US$100M Needed Yearly

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To adequately manage primary, secondary and feeder roads in the country would require US$100 million every year, for the next 20 years, Public Works Minister, William Gyude Moore has said.
Minister Moore made the assertion yesterday at the Ministry of Information’s regular press briefing in Monrovia.
He said the US$27 million provided by the government in this year’s budget for construction and pavement of roads is “very little, considering the huge challenges facing many roads in the country.”
He said US$4 million within the US$27 million of this year’s budget is for road maintenance, while the balance US$23 million is intended for road construction.
Minister Moore said since the inception of Madam Sirleaf’s administration, the government has focused largely on primary and secondary roads throughout the country, while partners continue to handle most of the feeder roads.
“We may get involved in taking care of feeder roads, but for the next four years, United States Agency for International Development (USAID) will be financing many of its projects to ensure that communities and neighborhoods are connected,” Minister Moore said.
He added, “450KM of feeder roads will be financed by USAID while we will be extending that program to the south east of the country to ensure that since our partners are active on feeder roads, we can focus on primary and secondary roads.”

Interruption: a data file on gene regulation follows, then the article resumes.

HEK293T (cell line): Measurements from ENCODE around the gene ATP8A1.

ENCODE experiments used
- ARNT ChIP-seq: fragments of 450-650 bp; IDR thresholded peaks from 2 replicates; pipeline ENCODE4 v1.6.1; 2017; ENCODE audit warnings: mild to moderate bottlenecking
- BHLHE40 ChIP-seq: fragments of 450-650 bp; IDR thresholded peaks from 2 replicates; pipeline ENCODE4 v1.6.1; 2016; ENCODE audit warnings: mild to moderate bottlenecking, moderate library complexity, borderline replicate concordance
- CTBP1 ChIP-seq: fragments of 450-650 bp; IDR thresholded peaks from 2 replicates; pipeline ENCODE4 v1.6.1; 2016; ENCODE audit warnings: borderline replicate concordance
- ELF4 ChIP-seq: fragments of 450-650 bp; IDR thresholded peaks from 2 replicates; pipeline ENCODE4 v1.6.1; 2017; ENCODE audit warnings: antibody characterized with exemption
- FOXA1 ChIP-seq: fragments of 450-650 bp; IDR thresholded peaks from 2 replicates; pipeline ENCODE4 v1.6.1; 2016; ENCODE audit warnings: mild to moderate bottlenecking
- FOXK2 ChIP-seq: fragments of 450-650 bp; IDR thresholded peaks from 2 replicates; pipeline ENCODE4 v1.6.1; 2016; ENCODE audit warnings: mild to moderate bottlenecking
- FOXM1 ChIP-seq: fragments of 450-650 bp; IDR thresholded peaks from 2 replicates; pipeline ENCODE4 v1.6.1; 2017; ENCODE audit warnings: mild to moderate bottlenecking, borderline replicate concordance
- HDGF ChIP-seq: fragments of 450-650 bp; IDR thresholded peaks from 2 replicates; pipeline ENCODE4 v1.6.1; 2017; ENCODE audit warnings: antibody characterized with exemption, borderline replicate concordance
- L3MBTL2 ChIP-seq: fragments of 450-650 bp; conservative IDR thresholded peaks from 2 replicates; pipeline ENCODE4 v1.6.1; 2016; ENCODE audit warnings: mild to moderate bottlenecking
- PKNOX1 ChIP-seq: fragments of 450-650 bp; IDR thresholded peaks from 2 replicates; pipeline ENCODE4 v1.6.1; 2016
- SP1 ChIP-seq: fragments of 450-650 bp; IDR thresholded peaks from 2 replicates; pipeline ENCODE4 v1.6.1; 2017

He said the government will continue to invest in primary and secondary roads to ensure that county capitals and major roads are fully connected across the country.
Minister Moore explained further that the government and its partners have spent a little over US$700 million on roads, but their maintenance remain a cardinal issue, considering the heavy rainy season in the country.
In a related development, the Minister also disclosed that Caldwell Bridge has been completed and plans for its official dedication are in process.
He said Liberia’s road network is about 10,000km and many of the people in the rural areas have to walk several hours before reaching to the nearest road.
“We have a very limited road network and less than 10 percent is paved. We are talking about paving the remaining 700km of roads including all major streets in the country,” he said.
The ministry is focusing on paving streets in all county capitals at a cost amounting to US$2.2 billion.
Primary roads connect to city capitals or lead to international borders while secondary roads connect to primary roads and feeder roads connect with farm-to-market roads, homes and other places.

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